Tourist Safety in Mexico and the Best Mexican Auto Insurance Policy!

This is a true first hand account of adventure travelers from Pennsylvania driving to Mexico and other Central America countries during 2011 and the summer of 2012. This chronicle is distributed by purveyors of high quality low-cost Mexican auto insurance policies. Remember in order to find the best Mexican auto insurance policy you need to purchase coverage online. Policies sold at the border are many times over priced, bare bones auto insurance policies backed by unrated Mexican insurance companies. The author thanks us your our help, and then addresses Tourist safety issues in Mexico.(To ) btw — you might remember, before we departed Texas to cross the Rio, I was a nervous wreck talking to you about whether to “plunge” into the mad-crime world of Mexico. We stayed on the cuota roads around the big cities, kept to the countryside in rural areas, and never once felt threatened.

If further testimony is needed as to the fleeting of time, it has already been more than a week — Wednesday afternoon, Jul 27th, eighteen months and some days, and lots and lots of miles, some of them implausibly bone-jarring, later, and we made it back into Pennsylvania.
Like an old horse straining at its traces, the Roadtrek screeched down Greentree Hill, plunged into that brief twinkling of darkness, then burst through the Fort Pitt tunnels , to the forks of the Ohio River and into that spasm of steel, aluminum and glass (that are responsible for a lot of bird collision-kills) that Pittsburgh calls the Golden Triangle.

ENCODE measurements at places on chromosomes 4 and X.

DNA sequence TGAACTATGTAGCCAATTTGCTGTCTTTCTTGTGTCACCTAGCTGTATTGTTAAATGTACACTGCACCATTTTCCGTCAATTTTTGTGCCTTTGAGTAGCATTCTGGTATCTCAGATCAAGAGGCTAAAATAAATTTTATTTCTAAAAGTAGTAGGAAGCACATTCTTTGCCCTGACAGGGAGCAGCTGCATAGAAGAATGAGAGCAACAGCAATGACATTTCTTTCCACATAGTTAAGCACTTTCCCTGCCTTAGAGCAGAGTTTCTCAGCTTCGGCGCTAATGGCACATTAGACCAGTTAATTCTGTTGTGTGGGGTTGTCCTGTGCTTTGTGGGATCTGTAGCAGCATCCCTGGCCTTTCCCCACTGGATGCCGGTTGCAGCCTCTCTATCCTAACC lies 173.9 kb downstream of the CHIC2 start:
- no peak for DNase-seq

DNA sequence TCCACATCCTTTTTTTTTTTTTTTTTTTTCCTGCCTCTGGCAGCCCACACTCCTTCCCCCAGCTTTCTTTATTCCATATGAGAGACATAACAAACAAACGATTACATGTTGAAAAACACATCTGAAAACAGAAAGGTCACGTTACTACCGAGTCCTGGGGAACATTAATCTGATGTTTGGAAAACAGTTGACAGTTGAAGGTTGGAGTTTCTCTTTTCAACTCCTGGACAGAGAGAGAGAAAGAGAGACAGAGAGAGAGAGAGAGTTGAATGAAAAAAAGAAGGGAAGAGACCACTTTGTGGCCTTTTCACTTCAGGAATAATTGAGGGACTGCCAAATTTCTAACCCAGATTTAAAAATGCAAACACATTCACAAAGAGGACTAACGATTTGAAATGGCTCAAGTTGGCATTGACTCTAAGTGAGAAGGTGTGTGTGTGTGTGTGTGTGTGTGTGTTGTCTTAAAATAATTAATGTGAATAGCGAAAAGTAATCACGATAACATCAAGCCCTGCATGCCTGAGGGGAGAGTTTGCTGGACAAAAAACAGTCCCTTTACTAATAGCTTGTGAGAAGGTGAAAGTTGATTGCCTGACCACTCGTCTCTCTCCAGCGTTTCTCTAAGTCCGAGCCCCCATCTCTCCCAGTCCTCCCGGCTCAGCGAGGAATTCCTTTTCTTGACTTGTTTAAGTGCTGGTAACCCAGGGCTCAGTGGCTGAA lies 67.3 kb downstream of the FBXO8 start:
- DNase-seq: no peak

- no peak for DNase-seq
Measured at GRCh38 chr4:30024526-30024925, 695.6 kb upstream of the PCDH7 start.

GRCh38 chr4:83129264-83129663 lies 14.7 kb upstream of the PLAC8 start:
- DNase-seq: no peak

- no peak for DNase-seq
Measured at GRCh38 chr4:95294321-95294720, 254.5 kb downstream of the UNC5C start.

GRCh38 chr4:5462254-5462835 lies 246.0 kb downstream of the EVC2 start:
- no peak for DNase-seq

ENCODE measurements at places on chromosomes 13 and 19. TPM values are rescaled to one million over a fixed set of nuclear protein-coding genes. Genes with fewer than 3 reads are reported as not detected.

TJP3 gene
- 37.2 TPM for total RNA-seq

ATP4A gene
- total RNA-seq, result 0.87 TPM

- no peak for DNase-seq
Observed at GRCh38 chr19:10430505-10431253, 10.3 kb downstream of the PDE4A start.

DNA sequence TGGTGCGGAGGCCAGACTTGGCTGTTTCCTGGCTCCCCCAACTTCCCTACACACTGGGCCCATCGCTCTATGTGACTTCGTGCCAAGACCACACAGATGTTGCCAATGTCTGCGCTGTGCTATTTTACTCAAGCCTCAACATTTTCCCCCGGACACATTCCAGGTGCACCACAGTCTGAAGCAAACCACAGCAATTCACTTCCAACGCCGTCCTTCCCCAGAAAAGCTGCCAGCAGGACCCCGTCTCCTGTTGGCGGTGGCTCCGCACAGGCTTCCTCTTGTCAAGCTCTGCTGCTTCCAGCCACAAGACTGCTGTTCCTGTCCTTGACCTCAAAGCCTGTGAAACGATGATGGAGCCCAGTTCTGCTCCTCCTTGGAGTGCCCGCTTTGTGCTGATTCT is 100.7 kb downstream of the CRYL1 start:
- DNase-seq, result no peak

It was a short run up the Monongahela River to Kinsman Road, and w a sense of glee, relief and elation, Linda and I looked at each other, hugged, and knew we and the puppies were HOME!
The trip was an awesome experience. We had lots of fun – saw breathtaking displays of parrots, toucans, quetzals, sixteen species of owls, birds of every color and description; animals, insects, plants and aquatic creatures of incredible variety; wore ourselves out many times, got so many leg cramps, sore everything (“too tired tonight(s)),” numerous times caught in thundering cloudbursts and soaked to the gills; slipped on our asses on slick, steep trails, where, even when someone said, “Be careful,” someone else still ended up on their muddy butt!
We sweltered shirt loads of sweat, sometimes taking off a shirt, wringing it out, then wringing it again, until you just walked with it in humid sea level mangrove trails and under dank forest canopies; were up at 11,000+ overcast feet (more than two miles), and suddenly got caught in bright sunshine and burned to a crisp, including eyelids, ears and lips (no kisses for Jer {ouch!} for two weeks); got stung, bitten and chewed to pieces by every type of creature that can crawl, walk, slither or fly ( I had so many holes chewed into me after one thoughtless foray into the real “jungle,” in shorts and flippers, I looked like I’d taken shotgun blasts at close range from both sides. Ohhh, that was nasty (where’s the Caladryl?), for almost a month!